Is there a way to rent a house, long term rental, (with a view), a carer, house help etc and have her 5 children come and visit in turns through out the year.
She is very unhappy and worried about maybe having to go to a nursing home in Australia. She still has family in Indonesia so she will have plenty of visitors.
Hi Melaney, thanks for the comment. I do get people asking about being an expat in one’s later years in Bali. It’s a weighty question.
Assuming she wants to come back in the first place it sounds like she’d have a much better quality of life here, certainly better than at a nursing home. I think Indonesian/Balinese caregivers generally see it as much more than a job. Knowing Bahasa Indonesia would mean she’s much less isolated than she’d otherwise be.
I think there’s only one problem with this scenario, which is the possibility that she’ll need urgent care that might not be available in Bali. She and her relatives have to weigh that against what staying in Australia means, and will mean for her.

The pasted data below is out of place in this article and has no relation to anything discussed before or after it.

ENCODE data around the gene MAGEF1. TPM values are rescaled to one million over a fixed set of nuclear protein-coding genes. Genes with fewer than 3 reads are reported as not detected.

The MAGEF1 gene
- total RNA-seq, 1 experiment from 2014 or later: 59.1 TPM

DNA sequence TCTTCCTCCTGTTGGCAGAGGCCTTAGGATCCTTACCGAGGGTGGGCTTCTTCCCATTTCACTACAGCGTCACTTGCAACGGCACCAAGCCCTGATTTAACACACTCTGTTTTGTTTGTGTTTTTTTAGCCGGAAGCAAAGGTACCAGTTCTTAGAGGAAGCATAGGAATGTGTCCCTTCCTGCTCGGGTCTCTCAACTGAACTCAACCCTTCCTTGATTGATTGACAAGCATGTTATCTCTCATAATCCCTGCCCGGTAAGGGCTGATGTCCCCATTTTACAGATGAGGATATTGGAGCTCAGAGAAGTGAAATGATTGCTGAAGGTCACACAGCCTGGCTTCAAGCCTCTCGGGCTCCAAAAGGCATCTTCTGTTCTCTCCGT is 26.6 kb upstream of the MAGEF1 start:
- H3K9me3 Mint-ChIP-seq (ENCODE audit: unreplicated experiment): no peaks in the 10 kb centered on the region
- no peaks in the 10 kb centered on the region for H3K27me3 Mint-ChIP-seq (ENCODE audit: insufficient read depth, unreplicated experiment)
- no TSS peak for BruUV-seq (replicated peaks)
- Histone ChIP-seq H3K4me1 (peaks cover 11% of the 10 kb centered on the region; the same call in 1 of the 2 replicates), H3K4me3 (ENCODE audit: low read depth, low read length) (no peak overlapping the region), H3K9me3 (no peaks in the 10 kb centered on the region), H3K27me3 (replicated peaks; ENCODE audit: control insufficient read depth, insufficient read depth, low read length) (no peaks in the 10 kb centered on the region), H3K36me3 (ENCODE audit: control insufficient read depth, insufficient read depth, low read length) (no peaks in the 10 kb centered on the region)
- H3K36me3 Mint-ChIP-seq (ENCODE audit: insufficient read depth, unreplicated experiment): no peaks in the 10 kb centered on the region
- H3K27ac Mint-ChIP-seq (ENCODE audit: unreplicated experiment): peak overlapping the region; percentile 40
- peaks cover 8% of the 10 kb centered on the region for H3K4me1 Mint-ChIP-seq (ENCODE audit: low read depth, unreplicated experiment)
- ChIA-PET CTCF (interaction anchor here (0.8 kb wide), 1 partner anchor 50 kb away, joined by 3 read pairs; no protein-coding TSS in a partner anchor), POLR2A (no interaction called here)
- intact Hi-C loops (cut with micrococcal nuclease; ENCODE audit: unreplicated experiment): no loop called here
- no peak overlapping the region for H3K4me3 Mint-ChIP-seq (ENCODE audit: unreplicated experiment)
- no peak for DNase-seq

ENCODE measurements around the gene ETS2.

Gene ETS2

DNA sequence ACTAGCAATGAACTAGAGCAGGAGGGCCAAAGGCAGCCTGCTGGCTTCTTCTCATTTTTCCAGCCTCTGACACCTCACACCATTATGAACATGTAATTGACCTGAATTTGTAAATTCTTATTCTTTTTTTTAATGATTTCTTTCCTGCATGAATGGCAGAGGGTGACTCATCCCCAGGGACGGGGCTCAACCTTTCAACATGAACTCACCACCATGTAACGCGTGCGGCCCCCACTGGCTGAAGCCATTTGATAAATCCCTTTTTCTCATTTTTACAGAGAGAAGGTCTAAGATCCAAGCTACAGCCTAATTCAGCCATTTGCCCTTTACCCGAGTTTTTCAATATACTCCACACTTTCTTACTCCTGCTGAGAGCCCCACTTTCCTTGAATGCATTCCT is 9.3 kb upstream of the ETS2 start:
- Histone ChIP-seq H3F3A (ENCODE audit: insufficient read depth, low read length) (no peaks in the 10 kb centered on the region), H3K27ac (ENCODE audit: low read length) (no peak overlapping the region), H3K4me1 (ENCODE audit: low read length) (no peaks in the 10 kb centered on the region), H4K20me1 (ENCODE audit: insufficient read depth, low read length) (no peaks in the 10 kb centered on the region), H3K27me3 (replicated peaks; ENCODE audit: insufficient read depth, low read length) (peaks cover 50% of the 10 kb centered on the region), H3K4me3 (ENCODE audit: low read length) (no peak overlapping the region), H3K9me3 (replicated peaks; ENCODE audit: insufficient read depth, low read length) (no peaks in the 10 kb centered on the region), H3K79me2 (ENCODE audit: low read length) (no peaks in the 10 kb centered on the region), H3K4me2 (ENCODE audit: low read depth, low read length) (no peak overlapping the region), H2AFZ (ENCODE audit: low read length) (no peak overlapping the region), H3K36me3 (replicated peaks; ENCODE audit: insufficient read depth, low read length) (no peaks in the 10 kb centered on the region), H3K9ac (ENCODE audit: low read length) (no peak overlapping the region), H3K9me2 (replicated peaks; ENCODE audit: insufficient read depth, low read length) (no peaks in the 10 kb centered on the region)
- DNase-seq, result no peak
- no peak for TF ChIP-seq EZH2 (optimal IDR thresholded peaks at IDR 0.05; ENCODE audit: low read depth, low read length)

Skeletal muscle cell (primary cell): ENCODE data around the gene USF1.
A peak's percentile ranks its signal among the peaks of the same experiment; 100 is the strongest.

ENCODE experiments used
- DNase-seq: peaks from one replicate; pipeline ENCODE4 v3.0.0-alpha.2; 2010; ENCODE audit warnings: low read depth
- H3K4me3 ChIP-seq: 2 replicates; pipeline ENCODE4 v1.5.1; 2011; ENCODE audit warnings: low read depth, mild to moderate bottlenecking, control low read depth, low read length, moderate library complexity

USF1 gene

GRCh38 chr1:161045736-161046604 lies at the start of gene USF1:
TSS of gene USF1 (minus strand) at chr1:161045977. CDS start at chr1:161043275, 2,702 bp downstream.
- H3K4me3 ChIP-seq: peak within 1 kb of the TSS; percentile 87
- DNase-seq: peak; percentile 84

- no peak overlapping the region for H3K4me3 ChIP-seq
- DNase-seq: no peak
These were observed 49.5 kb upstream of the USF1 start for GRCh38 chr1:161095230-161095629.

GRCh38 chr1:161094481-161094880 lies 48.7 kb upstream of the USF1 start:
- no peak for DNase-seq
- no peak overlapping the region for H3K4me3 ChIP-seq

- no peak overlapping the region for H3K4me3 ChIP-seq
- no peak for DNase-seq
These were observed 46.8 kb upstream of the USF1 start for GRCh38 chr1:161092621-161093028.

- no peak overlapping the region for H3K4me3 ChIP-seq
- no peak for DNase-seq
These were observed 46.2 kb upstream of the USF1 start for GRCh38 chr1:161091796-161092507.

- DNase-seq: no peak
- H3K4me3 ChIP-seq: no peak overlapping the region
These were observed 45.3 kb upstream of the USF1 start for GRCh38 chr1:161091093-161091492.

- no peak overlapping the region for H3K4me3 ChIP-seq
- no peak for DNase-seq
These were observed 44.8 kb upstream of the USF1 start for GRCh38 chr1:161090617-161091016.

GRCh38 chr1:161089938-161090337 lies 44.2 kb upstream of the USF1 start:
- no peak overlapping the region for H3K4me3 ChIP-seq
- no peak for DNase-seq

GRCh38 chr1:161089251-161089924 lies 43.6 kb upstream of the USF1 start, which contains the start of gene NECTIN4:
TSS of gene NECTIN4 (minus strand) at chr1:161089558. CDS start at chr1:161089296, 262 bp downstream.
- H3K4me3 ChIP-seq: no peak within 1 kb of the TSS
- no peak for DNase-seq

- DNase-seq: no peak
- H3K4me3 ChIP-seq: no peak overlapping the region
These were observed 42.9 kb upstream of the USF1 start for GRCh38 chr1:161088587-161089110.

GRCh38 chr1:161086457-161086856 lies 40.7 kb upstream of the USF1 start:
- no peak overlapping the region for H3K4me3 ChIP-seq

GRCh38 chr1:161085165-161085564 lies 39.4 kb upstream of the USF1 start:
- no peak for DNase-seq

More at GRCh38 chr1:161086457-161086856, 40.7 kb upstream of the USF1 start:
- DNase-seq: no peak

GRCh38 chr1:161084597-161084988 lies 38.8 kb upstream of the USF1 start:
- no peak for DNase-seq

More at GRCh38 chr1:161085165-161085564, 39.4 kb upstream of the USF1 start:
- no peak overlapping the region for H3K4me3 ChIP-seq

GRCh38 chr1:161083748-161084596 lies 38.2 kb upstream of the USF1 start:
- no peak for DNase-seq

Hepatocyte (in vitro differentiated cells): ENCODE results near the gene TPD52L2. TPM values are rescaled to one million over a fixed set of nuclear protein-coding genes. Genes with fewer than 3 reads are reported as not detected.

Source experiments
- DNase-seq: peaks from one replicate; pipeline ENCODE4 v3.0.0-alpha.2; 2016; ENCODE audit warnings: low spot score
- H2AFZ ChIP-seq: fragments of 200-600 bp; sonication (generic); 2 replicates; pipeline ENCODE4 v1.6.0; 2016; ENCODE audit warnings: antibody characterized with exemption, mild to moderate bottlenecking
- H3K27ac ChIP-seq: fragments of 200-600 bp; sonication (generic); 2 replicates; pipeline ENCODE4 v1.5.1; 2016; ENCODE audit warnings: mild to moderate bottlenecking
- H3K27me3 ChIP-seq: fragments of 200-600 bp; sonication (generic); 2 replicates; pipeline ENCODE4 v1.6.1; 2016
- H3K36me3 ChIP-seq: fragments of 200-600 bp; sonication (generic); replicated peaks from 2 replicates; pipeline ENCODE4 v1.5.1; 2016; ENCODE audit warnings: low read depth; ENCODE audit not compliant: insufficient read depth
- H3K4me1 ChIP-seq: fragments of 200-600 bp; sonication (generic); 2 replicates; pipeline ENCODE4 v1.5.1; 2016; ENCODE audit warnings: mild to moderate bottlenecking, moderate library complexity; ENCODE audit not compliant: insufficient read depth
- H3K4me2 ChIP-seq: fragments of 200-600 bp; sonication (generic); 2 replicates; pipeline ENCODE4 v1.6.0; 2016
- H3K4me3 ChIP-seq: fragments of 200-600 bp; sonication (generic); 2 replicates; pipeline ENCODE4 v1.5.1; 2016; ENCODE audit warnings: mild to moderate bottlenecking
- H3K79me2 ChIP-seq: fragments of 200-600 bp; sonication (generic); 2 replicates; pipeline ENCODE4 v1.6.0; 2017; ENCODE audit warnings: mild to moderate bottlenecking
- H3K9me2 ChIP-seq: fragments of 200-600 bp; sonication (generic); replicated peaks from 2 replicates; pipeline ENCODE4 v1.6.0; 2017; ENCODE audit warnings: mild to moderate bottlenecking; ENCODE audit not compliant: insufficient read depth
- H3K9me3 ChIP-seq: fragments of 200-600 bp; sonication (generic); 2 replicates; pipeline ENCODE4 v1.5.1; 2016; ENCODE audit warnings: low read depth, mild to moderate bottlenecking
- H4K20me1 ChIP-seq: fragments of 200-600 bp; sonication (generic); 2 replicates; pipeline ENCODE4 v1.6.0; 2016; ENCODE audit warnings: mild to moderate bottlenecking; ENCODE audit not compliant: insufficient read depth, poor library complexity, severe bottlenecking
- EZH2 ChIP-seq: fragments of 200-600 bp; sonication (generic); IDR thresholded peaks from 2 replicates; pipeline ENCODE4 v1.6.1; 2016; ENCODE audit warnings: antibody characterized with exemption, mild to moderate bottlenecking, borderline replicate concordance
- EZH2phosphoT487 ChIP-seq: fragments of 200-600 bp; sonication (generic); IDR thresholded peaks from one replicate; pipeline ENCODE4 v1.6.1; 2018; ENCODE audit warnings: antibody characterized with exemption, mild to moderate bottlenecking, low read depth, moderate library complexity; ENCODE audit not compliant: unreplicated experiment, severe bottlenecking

For about 5 years in her early 80’s my mother spent most of her time in Bali and loved everything about her life here. She is/was healthy for a person of that age. She had a few incidents but nothing that couldn’t be adequately addressed at BIMC. I suppose we were lucky she never had something that required Western-style medical care, but I know that she was very happy here and that is important. Eventually we decided she needed more comprehensive care so she is now back in the US, but as I say having her spend time in her later years in a situation that greatly that enhanced her life–compared to what it was becoming in the US–was a good move.
I wish you good luck, sincerely. I’d love to know what you all decide if you care to share it.
Coming to Bali next month and would love to see your book! Coming with a friend to escape the insanity of NYC. Can’t wait to breathe deep and unwind.